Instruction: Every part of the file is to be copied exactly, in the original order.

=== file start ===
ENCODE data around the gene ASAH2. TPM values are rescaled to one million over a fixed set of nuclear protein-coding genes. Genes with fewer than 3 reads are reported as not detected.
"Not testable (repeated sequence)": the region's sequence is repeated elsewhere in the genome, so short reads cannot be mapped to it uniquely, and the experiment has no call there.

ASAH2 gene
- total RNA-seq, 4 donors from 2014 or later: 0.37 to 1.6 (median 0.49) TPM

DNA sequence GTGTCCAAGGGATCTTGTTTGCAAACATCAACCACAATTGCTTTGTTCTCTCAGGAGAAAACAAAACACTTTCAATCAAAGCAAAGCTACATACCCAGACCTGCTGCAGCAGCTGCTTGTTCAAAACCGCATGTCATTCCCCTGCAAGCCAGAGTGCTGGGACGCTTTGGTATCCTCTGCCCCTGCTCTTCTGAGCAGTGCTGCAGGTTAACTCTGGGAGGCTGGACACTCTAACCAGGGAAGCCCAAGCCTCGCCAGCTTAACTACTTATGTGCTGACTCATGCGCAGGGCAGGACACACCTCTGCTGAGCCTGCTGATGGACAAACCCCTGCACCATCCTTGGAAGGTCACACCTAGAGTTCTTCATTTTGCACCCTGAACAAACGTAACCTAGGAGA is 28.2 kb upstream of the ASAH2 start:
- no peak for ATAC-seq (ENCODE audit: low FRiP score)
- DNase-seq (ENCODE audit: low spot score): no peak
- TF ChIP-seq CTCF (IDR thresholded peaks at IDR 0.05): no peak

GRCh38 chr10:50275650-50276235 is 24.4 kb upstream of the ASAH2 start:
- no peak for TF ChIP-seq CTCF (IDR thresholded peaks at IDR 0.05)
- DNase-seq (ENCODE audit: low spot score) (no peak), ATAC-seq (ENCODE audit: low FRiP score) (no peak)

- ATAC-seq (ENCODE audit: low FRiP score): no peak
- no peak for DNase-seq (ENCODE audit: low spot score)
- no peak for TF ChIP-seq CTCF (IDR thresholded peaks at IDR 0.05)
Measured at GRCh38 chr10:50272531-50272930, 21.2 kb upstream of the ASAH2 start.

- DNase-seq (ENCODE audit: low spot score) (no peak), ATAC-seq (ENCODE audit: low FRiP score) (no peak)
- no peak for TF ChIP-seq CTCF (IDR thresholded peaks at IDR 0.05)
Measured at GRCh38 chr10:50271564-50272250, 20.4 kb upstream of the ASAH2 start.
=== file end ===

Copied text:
ENCODE data around the gene ASAH2. TPM values are rescaled to one million over a fixed set of nuclear protein-coding genes. Genes with fewer than 3 reads are reported as not detected.
"Not testable (repeated sequence)": the region's sequence is repeated elsewhere in the genome, so short reads cannot be mapped to it uniquely, and the experiment has no call there.

ASAH2 gene
- total RNA-seq, 4 donors from 2014 or later: 0.37 to 1.6 (median 0.49) TPM

DNA sequence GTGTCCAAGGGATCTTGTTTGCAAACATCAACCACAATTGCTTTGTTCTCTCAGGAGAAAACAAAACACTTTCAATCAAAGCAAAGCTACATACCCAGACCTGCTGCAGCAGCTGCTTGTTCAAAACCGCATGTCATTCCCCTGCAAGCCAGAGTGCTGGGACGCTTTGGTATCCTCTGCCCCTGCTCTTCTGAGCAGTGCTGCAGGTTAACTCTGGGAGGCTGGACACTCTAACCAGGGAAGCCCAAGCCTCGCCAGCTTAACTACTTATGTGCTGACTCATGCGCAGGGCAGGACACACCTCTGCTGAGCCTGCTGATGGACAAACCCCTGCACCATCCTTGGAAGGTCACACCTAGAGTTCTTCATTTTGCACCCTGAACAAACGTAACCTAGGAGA is 28.2 kb upstream of the ASAH2 start:
- no peak for ATAC-seq (ENCODE audit: low FRiP score)
- DNase-seq (ENCODE audit: low spot score): no peak
- TF ChIP-seq CTCF (IDR thresholded peaks at IDR 0.05): no peak

GRCh38 chr10:50275650-50276235 is 24.4 kb upstream of the ASAH2 start:
- no peak for TF ChIP-seq CTCF (IDR thresholded peaks at IDR 0.05)
- DNase-seq (ENCODE audit: low spot score) (no peak), ATAC-seq (ENCODE audit: low FRiP score) (no peak)

- ATAC-seq (ENCODE audit: low FRiP score): no peak
- no peak for DNase-seq (ENCODE audit: low spot score)
- no peak for TF ChIP-seq CTCF (IDR thresholded peaks at IDR 0.05)
Measured at GRCh38 chr10:50272531-50272930, 21.2 kb upstream of the ASAH2 start.

- DNase-seq (ENCODE audit: low spot score) (no peak), ATAC-seq (ENCODE audit: low FRiP score) (no peak)
- no peak for TF ChIP-seq CTCF (IDR thresholded peaks at IDR 0.05)
Measured at GRCh38 chr10:50271564-50272250, 20.4 kb upstream of the ASAH2 start.